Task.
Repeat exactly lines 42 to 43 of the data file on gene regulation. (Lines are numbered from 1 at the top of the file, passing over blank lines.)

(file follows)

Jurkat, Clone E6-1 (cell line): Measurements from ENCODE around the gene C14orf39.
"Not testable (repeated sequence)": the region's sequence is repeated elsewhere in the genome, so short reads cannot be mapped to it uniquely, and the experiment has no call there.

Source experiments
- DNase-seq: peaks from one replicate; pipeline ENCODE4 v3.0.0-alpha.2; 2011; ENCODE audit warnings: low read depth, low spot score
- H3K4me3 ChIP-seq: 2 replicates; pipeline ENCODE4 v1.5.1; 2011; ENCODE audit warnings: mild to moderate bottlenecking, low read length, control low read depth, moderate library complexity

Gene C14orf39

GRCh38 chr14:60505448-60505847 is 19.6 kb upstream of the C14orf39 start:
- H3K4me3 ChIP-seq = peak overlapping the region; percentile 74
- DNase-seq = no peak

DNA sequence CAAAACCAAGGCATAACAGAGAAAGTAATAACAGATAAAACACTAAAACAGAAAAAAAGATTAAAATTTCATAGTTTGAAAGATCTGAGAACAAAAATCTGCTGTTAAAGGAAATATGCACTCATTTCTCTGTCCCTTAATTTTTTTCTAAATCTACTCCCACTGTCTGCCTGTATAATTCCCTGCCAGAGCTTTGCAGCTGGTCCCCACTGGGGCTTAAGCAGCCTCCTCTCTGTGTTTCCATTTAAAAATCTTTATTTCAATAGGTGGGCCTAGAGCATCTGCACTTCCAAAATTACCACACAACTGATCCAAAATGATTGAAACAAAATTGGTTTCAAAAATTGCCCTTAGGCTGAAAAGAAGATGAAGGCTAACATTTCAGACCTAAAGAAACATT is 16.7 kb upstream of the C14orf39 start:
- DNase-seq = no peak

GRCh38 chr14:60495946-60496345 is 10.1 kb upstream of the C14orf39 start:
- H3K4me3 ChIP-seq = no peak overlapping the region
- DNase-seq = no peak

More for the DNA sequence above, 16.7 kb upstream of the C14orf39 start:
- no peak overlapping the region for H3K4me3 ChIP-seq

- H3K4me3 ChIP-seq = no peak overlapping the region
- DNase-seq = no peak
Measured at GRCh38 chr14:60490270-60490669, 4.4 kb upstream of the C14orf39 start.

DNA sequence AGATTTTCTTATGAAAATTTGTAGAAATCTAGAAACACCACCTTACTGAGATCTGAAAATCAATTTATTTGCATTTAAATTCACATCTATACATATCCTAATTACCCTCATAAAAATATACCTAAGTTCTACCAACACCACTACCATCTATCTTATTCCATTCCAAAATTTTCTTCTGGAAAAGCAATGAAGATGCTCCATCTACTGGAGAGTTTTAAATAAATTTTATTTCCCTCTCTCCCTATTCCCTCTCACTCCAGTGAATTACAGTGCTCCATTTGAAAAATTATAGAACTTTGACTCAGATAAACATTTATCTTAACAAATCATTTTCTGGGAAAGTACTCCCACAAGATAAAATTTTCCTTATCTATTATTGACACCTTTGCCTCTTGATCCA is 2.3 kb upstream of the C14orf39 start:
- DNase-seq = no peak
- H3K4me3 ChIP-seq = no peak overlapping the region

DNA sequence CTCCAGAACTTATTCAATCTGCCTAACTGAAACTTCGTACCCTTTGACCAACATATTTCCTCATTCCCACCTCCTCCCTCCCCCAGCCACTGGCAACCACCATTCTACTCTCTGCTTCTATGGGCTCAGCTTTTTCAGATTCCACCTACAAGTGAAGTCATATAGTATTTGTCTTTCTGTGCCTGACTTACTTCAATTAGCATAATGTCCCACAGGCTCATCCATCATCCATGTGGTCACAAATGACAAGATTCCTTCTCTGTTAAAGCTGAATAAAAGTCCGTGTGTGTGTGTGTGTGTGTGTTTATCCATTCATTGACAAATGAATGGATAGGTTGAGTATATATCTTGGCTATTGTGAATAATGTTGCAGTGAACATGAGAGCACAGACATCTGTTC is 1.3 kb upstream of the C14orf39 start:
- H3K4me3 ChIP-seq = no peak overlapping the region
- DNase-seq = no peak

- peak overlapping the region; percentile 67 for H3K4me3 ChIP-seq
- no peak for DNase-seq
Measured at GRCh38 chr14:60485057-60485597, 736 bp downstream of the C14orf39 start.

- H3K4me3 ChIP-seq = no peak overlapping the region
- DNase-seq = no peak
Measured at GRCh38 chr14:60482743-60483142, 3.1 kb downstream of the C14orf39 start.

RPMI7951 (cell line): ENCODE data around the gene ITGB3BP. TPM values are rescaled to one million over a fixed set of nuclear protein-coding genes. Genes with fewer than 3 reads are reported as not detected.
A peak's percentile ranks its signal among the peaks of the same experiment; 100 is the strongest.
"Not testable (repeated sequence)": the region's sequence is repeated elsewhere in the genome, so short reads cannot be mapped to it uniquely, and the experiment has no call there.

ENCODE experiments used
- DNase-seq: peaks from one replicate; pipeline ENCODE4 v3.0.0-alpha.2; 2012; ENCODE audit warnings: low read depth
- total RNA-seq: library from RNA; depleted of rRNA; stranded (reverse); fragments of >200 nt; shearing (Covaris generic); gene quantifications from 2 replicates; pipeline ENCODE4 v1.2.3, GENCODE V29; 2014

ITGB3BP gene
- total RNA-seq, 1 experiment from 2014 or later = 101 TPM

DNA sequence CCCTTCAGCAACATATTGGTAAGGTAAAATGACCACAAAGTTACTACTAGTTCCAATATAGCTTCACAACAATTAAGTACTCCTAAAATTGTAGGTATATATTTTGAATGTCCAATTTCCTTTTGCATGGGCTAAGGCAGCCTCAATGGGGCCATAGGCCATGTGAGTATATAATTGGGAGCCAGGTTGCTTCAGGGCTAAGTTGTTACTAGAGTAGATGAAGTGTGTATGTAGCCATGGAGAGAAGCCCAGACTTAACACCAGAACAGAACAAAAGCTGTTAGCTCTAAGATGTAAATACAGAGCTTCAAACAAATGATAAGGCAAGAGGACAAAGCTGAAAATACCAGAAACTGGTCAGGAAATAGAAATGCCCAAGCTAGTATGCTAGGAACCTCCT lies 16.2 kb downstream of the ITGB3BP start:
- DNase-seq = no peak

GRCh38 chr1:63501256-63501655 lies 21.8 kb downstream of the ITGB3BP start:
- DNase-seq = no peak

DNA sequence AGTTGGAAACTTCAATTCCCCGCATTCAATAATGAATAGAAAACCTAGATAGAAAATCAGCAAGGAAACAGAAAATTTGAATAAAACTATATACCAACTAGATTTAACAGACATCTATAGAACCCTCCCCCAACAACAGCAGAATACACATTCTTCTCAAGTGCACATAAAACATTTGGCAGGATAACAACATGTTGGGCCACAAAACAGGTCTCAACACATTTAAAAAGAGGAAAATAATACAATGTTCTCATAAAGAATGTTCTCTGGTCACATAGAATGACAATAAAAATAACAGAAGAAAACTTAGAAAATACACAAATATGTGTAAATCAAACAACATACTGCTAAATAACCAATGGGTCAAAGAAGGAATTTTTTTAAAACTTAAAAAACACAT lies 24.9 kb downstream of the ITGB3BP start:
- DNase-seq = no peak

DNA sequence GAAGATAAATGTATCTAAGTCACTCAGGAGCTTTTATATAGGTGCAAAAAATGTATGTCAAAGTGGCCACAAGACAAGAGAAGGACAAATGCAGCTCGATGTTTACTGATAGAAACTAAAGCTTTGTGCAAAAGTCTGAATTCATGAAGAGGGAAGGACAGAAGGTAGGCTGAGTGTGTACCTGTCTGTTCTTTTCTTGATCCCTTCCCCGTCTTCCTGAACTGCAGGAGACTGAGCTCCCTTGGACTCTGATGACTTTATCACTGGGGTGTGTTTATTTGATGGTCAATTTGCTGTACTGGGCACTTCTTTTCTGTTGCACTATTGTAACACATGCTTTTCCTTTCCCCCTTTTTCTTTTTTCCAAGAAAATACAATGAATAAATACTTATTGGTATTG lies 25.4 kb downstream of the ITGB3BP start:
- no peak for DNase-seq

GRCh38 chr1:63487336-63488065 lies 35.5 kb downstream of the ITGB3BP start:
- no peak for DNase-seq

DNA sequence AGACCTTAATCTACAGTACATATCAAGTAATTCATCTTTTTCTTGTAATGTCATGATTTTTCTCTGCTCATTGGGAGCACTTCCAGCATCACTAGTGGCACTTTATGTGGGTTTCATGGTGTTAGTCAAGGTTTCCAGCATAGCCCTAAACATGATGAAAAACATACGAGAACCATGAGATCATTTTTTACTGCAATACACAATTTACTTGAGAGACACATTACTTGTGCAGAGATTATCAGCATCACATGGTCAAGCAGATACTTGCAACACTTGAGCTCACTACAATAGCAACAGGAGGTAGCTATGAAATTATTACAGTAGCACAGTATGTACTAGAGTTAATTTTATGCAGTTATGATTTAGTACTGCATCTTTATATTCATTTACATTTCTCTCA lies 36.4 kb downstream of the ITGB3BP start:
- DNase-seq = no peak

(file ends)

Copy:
GRCh38 chr1:63501256-63501655 lies 21.8 kb downstream of the ITGB3BP start:
- DNase-seq = no peak